Images in clinical medicine | Volume 38, Article 117, 03 Feb 2021 | 10.11604/pamj.2021.38.117.27046

Giant primary dural lymphoma with vault involvement

Mohamed Moutaoukil, Brahim Eljebbouri

Corresponding author: Brahim Eljebbouri, Fourth Military Hospital Dakhla, Dakhla, Morocco

Received: 19 Nov 2020 - Accepted: 13 Jan 2021 - Published: 03 Feb 2021

Domain: Oncology,Neurosurgery

Keywords: Giant primary dural lymphoma, frontal headaches, computed tomography

©Mohamed Moutaoukil et al. Pan African Medical Journal (ISSN: 1937-8688). This is an Open Access article distributed under the terms of the Creative Commons Attribution International 4.0 License (https://creativecommons.org/licenses/by/4.0/), which permits unrestricted use, distribution, and reproduction in any medium, provided the original work is properly cited.

Cite this article: Mohamed Moutaoukil et al. Giant primary dural lymphoma with vault involvement. Pan African Medical Journal. 2021;38:117. [doi: 10.11604/pamj.2021.38.117.27046]

Available online at: https://www.panafrican-med-journal.com/content/article/38/117/full

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Images in clinical medicine

Giant primary dural lymphoma with vault involvement

Giant primary dural lymphoma with vault involvement

Mohamed Moutaoukil1, Brahim Eljebbouri1,&

 

1Fourth Military Hospital Dakhla, Dakhla, Morocco

 

 

&Corresponding author
Brahim Eljebbouri, Fourth Military Hospital Dakhla, Dakhla, Morocco

 

 

Abstract

A 52-year-old immunocompetent man presented with frontal headaches. Physical examination showed a painful frontal hump (A). Computed tomography and MRI scans revealed a giant bifrontal extra-axial tumor (B,C). He benefited from total removal of the tumor. Pathological examination of the resected mass led to the diagnosis of anaplastic large B-cell lymphoma (Cell immunopositivity for CD30 and anaplastic lymphoma kinase) (D). He was transferred to the oncology unit for chemo and radiotherapy with good clinical evolution. Primary dural lymphoma (PDL) is extremely rare, accounting 7% of all primary central nervous system lymphomas. PDL usually involves sites that are rich in meningothelial cells, and results in a localized mass or plaque-like thickening of the dura that radiologically resembles a number of other diseases, such as meningioma or subdural hematomas. Although there is as yet no optimal treatment for PDL, surgical excision followed by radiotherapy and chemotherapy are recommended.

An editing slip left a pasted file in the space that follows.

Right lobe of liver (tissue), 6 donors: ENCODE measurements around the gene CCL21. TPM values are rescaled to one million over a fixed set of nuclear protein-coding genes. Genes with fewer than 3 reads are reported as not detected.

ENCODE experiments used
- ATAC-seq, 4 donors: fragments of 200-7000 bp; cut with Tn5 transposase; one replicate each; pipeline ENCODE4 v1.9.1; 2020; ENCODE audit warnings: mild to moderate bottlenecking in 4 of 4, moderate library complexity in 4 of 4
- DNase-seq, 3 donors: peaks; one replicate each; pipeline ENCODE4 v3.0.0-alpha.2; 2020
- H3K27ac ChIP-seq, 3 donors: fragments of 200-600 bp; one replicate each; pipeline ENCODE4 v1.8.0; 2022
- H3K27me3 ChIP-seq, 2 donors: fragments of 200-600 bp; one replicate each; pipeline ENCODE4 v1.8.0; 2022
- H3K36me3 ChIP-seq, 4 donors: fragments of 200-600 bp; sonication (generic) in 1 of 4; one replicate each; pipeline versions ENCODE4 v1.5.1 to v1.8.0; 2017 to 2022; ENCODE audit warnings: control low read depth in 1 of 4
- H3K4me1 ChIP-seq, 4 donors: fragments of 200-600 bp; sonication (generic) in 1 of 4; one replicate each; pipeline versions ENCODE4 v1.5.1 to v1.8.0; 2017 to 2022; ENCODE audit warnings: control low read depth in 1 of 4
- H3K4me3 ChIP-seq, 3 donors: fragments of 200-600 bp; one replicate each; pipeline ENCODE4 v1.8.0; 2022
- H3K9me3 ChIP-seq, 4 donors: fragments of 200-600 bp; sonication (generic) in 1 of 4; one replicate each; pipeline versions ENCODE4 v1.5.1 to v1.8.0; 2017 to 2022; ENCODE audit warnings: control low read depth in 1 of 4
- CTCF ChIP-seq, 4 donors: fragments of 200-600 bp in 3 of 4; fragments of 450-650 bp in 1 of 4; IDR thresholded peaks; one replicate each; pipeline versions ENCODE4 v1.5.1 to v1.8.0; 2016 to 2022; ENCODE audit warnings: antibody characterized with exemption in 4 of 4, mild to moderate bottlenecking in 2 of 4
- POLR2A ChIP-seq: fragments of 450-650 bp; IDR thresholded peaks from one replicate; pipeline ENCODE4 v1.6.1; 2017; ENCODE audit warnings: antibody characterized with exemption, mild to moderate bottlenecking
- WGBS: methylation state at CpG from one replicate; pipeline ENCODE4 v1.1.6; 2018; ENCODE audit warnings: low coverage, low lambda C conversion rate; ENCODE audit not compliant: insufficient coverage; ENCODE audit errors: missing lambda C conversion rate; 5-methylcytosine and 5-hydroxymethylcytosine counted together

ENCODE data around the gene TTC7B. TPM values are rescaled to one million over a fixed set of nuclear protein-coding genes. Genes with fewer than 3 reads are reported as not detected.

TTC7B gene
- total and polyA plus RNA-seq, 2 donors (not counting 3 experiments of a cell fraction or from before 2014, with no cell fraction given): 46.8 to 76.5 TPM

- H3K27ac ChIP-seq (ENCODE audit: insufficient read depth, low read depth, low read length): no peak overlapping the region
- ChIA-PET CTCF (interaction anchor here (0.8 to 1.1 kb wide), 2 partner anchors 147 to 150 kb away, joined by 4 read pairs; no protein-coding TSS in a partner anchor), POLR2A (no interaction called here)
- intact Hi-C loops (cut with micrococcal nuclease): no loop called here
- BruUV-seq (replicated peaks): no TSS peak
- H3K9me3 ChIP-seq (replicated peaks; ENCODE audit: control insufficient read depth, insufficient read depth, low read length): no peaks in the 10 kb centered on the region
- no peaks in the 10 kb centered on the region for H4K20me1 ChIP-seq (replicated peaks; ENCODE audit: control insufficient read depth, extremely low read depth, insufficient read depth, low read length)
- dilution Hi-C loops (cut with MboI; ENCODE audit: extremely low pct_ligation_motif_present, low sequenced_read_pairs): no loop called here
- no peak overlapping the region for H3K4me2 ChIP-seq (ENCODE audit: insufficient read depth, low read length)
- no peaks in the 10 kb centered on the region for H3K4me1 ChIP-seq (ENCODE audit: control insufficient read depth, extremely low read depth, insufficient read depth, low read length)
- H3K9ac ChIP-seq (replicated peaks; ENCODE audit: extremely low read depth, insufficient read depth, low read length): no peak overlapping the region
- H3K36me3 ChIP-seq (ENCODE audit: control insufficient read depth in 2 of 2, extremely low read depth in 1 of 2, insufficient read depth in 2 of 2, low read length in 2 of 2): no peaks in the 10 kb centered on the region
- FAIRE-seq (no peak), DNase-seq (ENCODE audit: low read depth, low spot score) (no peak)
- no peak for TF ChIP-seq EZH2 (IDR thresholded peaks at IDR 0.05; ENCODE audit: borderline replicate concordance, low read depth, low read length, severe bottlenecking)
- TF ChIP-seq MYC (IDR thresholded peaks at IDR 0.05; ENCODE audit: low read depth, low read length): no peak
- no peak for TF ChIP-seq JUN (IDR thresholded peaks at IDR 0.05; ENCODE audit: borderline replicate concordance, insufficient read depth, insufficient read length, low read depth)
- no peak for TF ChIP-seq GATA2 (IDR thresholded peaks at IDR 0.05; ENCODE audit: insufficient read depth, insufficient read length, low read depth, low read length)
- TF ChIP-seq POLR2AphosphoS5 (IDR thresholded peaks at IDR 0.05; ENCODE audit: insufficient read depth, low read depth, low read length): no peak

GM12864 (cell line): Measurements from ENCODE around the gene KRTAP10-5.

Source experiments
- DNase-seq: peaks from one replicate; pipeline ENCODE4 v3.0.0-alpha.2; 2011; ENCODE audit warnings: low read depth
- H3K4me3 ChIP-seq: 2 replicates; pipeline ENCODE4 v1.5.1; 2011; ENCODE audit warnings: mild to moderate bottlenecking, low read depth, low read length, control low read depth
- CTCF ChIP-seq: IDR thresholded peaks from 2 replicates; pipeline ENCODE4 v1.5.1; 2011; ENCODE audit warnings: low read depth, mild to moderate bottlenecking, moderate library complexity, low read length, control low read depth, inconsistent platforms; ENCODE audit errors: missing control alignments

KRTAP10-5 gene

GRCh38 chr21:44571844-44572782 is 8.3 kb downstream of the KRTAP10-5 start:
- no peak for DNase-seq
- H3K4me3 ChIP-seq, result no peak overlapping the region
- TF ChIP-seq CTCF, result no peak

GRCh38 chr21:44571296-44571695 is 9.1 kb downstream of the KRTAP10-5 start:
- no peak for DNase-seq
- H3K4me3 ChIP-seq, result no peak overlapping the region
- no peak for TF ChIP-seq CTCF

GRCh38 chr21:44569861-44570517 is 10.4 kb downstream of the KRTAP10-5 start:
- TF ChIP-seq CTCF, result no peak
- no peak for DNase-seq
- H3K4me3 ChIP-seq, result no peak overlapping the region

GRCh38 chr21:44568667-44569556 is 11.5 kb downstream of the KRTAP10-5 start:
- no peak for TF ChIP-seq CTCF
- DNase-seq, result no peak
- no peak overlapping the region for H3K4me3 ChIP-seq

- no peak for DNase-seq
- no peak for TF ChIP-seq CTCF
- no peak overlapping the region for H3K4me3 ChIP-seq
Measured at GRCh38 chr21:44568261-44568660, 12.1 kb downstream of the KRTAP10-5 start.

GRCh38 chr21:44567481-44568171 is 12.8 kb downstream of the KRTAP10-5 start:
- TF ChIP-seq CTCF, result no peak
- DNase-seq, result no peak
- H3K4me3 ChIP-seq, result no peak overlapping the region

Figure 1: A) picture of the patient with frontal hump; B) axial CT scan after injection of contrast medium showing the appearance of erosive and invasive frontal tumor; C) magnetic resonance imaging (MRI) sagittal T1-weighted images following gadolinium administration. A heterogeneously enhancing and lobulated dural mass developed within the superior sagittal sinus (SSS), and was surrounded by localized cerebral edema; D) cell immunopositivity for CD30 and anaplastic lymphoma kinase (IHC stain ×200)

 

 

 

 

Images in clinical medicine

Giant primary dural lymphoma with vault involvement

Images in clinical medicine

Giant primary dural lymphoma with vault involvement

Images in clinical medicine

Giant primary dural lymphoma with vault involvement